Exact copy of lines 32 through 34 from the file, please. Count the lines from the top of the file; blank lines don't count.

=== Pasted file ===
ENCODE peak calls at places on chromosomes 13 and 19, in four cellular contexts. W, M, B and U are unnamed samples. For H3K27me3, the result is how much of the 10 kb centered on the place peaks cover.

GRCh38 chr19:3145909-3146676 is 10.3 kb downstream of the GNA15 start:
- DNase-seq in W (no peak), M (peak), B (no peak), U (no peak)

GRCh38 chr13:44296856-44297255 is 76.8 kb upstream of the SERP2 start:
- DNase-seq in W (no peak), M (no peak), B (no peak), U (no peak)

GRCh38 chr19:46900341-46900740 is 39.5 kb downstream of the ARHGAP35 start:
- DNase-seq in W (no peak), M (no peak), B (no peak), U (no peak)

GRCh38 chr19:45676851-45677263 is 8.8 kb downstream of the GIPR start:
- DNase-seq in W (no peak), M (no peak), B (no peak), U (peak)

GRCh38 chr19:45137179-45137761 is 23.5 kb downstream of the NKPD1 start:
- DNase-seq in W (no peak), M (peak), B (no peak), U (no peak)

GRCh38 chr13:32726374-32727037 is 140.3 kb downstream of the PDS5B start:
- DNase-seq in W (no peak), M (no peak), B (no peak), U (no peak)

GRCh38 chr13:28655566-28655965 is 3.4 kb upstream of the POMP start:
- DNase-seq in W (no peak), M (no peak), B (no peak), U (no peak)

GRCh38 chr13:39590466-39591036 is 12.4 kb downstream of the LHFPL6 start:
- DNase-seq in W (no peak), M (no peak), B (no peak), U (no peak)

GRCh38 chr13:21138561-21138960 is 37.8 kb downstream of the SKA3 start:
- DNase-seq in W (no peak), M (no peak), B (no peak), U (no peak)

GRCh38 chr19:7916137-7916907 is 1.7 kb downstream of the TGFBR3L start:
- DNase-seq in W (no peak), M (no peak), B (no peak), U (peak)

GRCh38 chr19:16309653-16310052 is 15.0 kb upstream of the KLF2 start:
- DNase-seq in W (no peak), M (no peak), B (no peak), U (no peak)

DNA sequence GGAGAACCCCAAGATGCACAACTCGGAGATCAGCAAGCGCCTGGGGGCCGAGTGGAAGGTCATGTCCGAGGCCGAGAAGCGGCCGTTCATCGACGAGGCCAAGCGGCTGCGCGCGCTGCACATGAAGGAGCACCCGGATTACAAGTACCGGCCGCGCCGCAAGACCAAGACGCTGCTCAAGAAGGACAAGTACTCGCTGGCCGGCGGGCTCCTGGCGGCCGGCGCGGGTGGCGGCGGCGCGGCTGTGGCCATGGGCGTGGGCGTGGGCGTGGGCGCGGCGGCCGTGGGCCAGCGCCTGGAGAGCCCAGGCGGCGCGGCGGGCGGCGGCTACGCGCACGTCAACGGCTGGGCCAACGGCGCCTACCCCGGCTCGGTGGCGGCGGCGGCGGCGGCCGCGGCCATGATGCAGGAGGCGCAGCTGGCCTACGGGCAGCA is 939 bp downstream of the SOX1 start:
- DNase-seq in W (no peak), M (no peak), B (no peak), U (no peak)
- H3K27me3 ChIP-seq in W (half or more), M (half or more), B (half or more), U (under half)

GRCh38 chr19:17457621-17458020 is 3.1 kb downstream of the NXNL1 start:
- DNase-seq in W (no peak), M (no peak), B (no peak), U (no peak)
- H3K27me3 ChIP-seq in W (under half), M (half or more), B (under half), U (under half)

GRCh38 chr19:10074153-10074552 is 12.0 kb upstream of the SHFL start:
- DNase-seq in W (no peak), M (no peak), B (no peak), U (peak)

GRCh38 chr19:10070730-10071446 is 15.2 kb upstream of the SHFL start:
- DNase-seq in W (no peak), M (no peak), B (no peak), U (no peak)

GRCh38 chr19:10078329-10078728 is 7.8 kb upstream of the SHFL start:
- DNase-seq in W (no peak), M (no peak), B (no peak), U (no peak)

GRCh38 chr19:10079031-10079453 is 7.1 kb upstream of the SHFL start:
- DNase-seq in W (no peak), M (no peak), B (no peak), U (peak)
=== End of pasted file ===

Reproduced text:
GRCh38 chr19:10070730-10071446 is 15.2 kb upstream of the SHFL start:
- DNase-seq in W (no peak), M (no peak), B (no peak), U (no peak)

GRCh38 chr19:10078329-10078728 is 7.8 kb upstream of the SHFL start: